We performed a systematic search of literature published prior to July 2013 in PubMed, EMBASE, the Cochrane Library, ScienceDirect, Springerlink, Scirus, Chinese Biomedical (CBM, Chinese) and Chinese National Knowledge Infrastructure (CNKI, Chinese) databases using the keywords 'FOXO3A', 'FKHR-L1', 'FOXO3', 'longevity', 'long life', 'long lifespan' and combined phrases. Additional literature was collected by cross-referencing original and review articles. No language restrictions were applied. A flow diagram of the search strategy is shown in [Figure 1]. Studies were required to meet the following inclusion criteria: (i) published before July 2013; (ii) case-control or cohort studies; (iii) case subjects were long-lived, control subjects had average lifespans or were younger people; results from different ethnicities or different genders within a study were treated as separate studies and (iv) enough information to calculate odds ratios (ORs) with 95% confidence intervals (CIs). Exclusion criteria were: (i) not case-control or cohort studies evaluating the association of the FOXO3A polymorphisms with longevity; (ii) case reports, letters, reviews, editorials or correspondence articles; (iii) studies based on incomplete raw data and (iv) studies that contained duplicate data.
Figure 1: Flow diagram of the study selection process. CBM: Chinese Biomedical; CNKI: Chinese National Knowledge Infrastructure.

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Data extraction

All data were extracted independently by two investigators (JB and XS) according to prespecified selection criteria. Discrepancies were resolved by a third investigator (YH). The following data were extracted from the included studies: name of the first author, publication year, ethnicity of the population, available genotype, numbers of cases and controls, ages of the cases and controls and results of studies.

Statistical analysis

Meta-analyses were performed for polymorphisms investigated in at least two studies. The strength of the associations between FOXO3A gene polymorphisms and longevity were estimated by ORs and 95% CIs. ORs and respective 95% CIs were calculated by comparing the minor and major alleles.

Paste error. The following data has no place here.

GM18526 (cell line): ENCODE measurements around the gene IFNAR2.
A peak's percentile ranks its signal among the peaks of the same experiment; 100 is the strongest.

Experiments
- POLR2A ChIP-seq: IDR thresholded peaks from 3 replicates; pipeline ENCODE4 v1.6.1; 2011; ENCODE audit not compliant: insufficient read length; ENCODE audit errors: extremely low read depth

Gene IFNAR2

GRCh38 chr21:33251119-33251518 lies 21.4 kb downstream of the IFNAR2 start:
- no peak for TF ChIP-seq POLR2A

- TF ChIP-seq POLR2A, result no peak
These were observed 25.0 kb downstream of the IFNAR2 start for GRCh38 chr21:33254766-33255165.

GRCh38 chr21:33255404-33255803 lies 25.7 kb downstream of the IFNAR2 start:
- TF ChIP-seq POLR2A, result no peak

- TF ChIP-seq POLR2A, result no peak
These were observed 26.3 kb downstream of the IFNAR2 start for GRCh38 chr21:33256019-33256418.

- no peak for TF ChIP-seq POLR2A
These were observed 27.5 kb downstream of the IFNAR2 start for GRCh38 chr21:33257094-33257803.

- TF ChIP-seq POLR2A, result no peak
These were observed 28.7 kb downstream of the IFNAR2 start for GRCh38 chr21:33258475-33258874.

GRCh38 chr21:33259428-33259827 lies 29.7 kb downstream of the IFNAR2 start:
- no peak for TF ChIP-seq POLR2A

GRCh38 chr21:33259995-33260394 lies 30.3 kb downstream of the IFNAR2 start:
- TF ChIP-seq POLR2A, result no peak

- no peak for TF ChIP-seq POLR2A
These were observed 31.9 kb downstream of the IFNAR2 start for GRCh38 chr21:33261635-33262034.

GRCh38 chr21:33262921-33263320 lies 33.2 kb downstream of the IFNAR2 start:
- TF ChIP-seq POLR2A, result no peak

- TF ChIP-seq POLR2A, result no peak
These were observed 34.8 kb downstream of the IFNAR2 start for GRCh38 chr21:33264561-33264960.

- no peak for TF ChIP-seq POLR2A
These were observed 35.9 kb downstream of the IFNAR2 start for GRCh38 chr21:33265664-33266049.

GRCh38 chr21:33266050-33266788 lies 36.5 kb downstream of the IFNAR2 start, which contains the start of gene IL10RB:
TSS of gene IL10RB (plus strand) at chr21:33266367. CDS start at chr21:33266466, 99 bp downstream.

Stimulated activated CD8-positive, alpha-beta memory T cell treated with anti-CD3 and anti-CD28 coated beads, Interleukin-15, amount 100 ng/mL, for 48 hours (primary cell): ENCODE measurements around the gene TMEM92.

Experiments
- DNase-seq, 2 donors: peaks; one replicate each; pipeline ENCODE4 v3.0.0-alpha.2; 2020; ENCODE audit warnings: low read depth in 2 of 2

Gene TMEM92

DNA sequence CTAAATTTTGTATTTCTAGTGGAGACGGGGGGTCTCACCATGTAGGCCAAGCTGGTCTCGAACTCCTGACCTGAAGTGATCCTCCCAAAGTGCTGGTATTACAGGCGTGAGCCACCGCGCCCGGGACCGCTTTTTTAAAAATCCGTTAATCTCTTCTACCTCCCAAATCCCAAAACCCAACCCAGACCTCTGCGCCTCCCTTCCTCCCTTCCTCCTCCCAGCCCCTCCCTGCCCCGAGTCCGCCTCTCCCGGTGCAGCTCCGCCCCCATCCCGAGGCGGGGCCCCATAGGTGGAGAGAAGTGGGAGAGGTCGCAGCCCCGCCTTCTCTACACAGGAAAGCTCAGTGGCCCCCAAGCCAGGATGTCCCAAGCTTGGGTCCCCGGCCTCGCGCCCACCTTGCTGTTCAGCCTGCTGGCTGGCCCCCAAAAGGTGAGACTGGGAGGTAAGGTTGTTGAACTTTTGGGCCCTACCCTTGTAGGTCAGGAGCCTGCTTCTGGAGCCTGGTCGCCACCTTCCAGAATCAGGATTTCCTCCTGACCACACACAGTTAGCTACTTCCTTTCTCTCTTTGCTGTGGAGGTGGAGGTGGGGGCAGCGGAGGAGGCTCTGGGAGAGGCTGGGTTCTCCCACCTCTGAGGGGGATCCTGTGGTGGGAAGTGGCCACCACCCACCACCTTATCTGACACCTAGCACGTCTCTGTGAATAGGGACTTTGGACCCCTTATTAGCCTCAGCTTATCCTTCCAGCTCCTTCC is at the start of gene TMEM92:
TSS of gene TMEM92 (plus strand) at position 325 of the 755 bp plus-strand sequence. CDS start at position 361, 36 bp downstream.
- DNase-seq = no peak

Heterogeneity among studies in terms of degree of association was assessed using χ2 tests. The I 2 statistic was used to estimate the percentage of variation between the results that was caused by heterogeneity, rather than sampling error (I 2 < 50% was treated as no significant heterogeneity). When heterogeneity was detected, the OR was pooled according to a random-effect model using the DerSimonian and Laird method; otherwise, a fixed-effect model using the Mantel-Haenszel method was selected. [10] The significance of the pooled OR was determined by the Z-test.

Sensitivity analyses were carried out to evaluate the stability of the results of the meta-analysis. The influence of individual studies was evaluated by estimating the pooled ORs in the absence of each study. [11]

Potential publication bias was assessed by Begg's adjusted correlation test [12] and visual inspection of Begg's funnel plots. For all analyses, a P value < 0.05 was considered to represent statistical significance for all comparisons. All statistical analyses were performed using Stata statistical software, version 12.0 (Stata Corp., College Station, TX, USA).